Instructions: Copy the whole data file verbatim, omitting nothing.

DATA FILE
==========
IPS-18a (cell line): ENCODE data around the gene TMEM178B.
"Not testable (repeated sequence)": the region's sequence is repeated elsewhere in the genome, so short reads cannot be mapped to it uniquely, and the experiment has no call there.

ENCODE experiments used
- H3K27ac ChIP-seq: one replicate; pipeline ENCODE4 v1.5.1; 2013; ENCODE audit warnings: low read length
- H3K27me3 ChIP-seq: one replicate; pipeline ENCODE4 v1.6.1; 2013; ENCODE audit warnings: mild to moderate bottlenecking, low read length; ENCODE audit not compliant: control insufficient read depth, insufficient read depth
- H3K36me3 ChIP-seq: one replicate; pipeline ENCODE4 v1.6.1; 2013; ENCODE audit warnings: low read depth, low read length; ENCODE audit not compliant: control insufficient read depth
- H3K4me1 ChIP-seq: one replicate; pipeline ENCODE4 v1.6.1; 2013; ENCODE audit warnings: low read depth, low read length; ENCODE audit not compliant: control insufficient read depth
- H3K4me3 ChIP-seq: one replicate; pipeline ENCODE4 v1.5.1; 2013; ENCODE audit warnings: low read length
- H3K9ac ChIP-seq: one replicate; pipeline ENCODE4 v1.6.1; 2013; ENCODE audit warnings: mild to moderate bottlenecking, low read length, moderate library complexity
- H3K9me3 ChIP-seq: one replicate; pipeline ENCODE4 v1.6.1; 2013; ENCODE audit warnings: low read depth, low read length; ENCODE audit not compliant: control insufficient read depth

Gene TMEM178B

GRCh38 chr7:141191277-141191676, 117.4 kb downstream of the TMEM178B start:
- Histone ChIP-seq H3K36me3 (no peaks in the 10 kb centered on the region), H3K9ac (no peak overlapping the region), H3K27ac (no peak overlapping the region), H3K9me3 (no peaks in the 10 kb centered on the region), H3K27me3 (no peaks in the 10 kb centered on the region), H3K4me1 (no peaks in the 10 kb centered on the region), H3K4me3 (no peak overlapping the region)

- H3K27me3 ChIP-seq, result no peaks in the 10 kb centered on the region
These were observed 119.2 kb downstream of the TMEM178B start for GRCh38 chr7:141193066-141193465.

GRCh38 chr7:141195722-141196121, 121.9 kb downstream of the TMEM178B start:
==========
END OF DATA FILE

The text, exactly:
IPS-18a (cell line): ENCODE data around the gene TMEM178B.
"Not testable (repeated sequence)": the region's sequence is repeated elsewhere in the genome, so short reads cannot be mapped to it uniquely, and the experiment has no call there.

ENCODE experiments used
- H3K27ac ChIP-seq: one replicate; pipeline ENCODE4 v1.5.1; 2013; ENCODE audit warnings: low read length
- H3K27me3 ChIP-seq: one replicate; pipeline ENCODE4 v1.6.1; 2013; ENCODE audit warnings: mild to moderate bottlenecking, low read length; ENCODE audit not compliant: control insufficient read depth, insufficient read depth
- H3K36me3 ChIP-seq: one replicate; pipeline ENCODE4 v1.6.1; 2013; ENCODE audit warnings: low read depth, low read length; ENCODE audit not compliant: control insufficient read depth
- H3K4me1 ChIP-seq: one replicate; pipeline ENCODE4 v1.6.1; 2013; ENCODE audit warnings: low read depth, low read length; ENCODE audit not compliant: control insufficient read depth
- H3K4me3 ChIP-seq: one replicate; pipeline ENCODE4 v1.5.1; 2013; ENCODE audit warnings: low read length
- H3K9ac ChIP-seq: one replicate; pipeline ENCODE4 v1.6.1; 2013; ENCODE audit warnings: mild to moderate bottlenecking, low read length, moderate library complexity
- H3K9me3 ChIP-seq: one replicate; pipeline ENCODE4 v1.6.1; 2013; ENCODE audit warnings: low read depth, low read length; ENCODE audit not compliant: control insufficient read depth

Gene TMEM178B

GRCh38 chr7:141191277-141191676, 117.4 kb downstream of the TMEM178B start:
- Histone ChIP-seq H3K36me3 (no peaks in the 10 kb centered on the region), H3K9ac (no peak overlapping the region), H3K27ac (no peak overlapping the region), H3K9me3 (no peaks in the 10 kb centered on the region), H3K27me3 (no peaks in the 10 kb centered on the region), H3K4me1 (no peaks in the 10 kb centered on the region), H3K4me3 (no peak overlapping the region)

- H3K27me3 ChIP-seq, result no peaks in the 10 kb centered on the region
These were observed 119.2 kb downstream of the TMEM178B start for GRCh38 chr7:141193066-141193465.

GRCh38 chr7:141195722-141196121, 121.9 kb downstream of the TMEM178B start: